A lot of water has passed under the bridges in fifty years. No more workers’ citadels, bastions of an old-style general strike. Globalization has changed a lot of what we have to deal with. Other modalities of convergences between struggles were experimented with during the 2000s. The reflection on the "revolutionary subject" was considerably enriched. Much can be learned from a multitude of specific (micro-) initiatives. The territorial framework - including the territorial strike - occupies in my opinion a new (or renewed) strategic importance.

We cannot reproduce May, that is understood.

Nor do we need to revive the cult of virility and the machismo of yesteryear.

Do not look for ready-made answers in our theorizations of the time. They are obviously dated. They must, as always, be read “in context” and be confronted with a practice that was complex. In particular, our conceptions evolved in the course of decades; that is what is most important. [15]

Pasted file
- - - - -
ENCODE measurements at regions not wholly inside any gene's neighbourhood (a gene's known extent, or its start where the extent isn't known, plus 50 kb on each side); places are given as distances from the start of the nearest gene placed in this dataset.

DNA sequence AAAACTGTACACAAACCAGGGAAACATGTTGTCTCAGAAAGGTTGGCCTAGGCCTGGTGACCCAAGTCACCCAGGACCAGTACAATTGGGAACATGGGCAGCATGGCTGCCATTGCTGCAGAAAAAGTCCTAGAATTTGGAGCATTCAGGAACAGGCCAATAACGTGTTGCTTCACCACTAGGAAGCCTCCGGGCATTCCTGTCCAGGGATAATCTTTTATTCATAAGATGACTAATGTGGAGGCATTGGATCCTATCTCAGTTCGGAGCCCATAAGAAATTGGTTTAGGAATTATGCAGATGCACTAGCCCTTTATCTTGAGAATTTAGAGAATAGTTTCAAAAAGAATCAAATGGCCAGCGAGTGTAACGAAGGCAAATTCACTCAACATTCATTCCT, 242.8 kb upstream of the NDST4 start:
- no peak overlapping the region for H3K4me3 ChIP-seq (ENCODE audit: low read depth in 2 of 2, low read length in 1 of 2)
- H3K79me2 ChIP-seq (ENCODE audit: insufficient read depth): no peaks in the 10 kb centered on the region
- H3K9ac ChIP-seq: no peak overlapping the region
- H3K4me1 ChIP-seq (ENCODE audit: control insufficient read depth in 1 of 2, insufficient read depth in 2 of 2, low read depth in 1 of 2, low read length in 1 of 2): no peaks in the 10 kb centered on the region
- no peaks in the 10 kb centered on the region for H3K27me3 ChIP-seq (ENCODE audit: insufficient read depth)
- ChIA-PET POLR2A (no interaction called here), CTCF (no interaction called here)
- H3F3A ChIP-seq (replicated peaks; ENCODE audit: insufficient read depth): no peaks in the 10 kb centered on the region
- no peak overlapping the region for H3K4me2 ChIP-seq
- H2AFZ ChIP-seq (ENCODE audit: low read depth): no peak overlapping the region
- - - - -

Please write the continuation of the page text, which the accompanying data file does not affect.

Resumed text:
Some people, however, consign 1968 to a bygone past, because it was a “political” period (which is true), unlike today. Is not the depoliticization of the world a victory of the neoliberal order? Should we not change the system even more than yesterday, at a time of widespread social and ecological crisis? Can we really tackle the system without political ideas (which does not mean electoral projects or electoralism), without strategic thinking? I am afraid that the denigration of politics may simply be a cover for a renunciation, especially on the part of those who can afford it because of their social status, or a disorientation due to the defeat of our generation.

Our militant commitment was total and was often considered as old-fashioned by the political generation of the 1980s. Under certain conditions, however, this type of commitment allowed us not to stop learning, not to stop acting - and to remain (a bit) useful. Frankly speaking, it is rather the mode of French political activity of the 1980s which seems to me out of kilter with the present social realities, marked by the rise of precariousness and discriminations, an endless succession of humanitarian crises, obscurantisms of all types, the dictatorship of capital...